Front Page Titles (by Subject) 1: The Law of Marginal Utility - Human Action: A Treatise on Economics, vol. 1 (LF ed.)
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The Law of Marginal Utility
Action sorts and grades; originally it knows only ordinal numbers, not cardinal numbers. But the external world to which acting man must adjust his conduct is a world of quantitative determinateness. In this world there exist quantitative relations between cause and effect. If it were otherwise, if definite things could render unlimited services, such things would never be scarce and could not be dealt with as means.
Acting man values things as means for the removal of his uneasiness. From the point of view of the natural sciences the various events which result in satisfying human needs appear as very different. Acting man sees in these events only a more or a less of the same kind. In valuing very different states of satisfaction and the means for their attainment, man arranges all things in one scale and sees in them only their relevance for an increase in his own satisfaction. The satisfaction derived from food and that derived from the enjoyment of a work of art are, in acting man’s judgment, a more urgent or a less urgent need; valuation and action place them in one scale of what is more intensively desired and what is less. For acting man there exists primarily nothing but various degrees of relevance and urgency with regard to his own well-being.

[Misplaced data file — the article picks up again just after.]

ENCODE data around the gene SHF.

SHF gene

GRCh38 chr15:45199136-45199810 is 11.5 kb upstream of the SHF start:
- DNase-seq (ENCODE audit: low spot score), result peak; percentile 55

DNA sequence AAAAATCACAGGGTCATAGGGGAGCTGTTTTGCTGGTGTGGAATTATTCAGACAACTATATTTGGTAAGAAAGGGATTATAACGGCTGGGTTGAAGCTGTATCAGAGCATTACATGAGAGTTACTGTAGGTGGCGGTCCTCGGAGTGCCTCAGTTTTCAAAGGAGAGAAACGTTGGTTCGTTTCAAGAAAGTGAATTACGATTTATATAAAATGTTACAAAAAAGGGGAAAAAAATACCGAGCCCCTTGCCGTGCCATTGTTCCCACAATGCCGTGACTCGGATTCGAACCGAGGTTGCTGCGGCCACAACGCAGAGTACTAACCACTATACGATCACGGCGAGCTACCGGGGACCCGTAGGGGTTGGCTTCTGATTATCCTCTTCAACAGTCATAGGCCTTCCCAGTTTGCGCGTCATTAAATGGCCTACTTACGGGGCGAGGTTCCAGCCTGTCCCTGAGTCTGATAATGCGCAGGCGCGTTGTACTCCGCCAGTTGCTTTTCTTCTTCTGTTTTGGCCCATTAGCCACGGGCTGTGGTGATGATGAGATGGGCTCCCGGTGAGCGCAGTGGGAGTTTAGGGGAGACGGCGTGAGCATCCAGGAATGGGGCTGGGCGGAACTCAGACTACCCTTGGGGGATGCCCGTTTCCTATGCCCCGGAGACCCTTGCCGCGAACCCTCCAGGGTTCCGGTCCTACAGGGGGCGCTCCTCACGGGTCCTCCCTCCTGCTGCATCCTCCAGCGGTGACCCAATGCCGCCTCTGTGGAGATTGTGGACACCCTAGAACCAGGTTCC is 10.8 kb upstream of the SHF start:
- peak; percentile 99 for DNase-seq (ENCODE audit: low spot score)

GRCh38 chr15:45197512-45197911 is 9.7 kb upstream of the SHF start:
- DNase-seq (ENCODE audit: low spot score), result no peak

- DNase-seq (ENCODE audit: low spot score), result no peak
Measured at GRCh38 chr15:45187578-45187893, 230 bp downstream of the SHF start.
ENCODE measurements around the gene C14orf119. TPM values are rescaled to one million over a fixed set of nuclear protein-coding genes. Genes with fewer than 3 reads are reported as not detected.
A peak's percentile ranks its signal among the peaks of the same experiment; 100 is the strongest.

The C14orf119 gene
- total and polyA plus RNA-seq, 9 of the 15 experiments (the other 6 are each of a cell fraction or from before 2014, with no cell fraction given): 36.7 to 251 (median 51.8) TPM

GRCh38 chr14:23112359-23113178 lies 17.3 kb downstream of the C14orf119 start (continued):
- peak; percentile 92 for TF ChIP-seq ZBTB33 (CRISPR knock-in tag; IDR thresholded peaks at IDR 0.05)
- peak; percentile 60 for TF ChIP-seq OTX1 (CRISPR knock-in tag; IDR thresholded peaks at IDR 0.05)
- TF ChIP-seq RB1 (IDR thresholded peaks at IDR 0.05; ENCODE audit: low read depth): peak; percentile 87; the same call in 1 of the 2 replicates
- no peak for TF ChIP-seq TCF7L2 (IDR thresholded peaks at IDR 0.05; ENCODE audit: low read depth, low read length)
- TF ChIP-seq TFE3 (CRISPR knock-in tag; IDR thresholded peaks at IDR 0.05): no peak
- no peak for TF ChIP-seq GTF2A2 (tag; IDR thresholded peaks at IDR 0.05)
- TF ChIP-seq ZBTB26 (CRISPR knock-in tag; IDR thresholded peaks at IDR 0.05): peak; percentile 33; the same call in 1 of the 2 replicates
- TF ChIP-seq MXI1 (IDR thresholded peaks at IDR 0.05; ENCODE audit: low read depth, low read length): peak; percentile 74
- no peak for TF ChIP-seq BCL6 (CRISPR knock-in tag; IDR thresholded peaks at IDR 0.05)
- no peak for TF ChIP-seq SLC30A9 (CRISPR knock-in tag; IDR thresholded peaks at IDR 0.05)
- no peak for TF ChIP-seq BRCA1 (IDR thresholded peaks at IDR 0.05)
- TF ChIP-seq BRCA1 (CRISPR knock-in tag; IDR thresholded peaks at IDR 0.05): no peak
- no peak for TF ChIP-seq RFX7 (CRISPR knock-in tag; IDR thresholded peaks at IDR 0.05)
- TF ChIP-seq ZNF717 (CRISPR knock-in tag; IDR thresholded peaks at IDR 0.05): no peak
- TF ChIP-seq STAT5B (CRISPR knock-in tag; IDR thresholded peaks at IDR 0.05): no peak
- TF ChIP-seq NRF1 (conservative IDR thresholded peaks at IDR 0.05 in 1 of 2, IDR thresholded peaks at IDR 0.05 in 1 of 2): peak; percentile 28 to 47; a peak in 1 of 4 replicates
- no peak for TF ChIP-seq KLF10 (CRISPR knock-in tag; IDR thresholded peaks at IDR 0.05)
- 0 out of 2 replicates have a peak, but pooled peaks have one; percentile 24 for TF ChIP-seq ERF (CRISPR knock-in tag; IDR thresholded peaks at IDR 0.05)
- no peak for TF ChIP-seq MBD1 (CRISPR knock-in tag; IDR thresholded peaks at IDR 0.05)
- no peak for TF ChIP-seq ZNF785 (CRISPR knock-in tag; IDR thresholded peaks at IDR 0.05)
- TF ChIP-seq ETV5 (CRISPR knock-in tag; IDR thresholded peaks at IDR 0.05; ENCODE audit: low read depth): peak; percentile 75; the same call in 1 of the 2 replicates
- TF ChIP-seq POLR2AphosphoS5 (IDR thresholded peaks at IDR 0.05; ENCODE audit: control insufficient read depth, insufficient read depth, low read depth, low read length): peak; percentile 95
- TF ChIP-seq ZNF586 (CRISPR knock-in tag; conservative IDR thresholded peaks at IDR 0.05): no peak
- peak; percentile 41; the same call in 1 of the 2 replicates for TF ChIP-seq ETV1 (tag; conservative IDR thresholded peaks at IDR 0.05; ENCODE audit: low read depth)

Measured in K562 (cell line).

Quantity and quality are categories of the external world. Only indirectly do they acquire importance and meaning for action. Because every thing can only produce a limited effect, some things are considered scarce and treated as means. Because the effects which things are able to produce are different, acting man distinguishes various classes of things. Because means of the same quantity and quality are apt always to produce the same quantity of an effect of the same quality, action does not differentiate between concrete definite quantities of homogeneous means. But this does not imply that it attaches the same value to the various portions of a supply of homogeneous means. Each portion is valued separately. To each portion its own rank in the scale of value is assigned. But these orders of rank can be ad libitum [(Latin) freely] interchanged among the various portions of the same magnitude.
If acting man has to decide between two or more means of different classes, he grades the individual portions of each of them. He assigns to each portion its special rank. In doing so he need not assign to the various portions of the same means orders of rank which immediately succeed one another.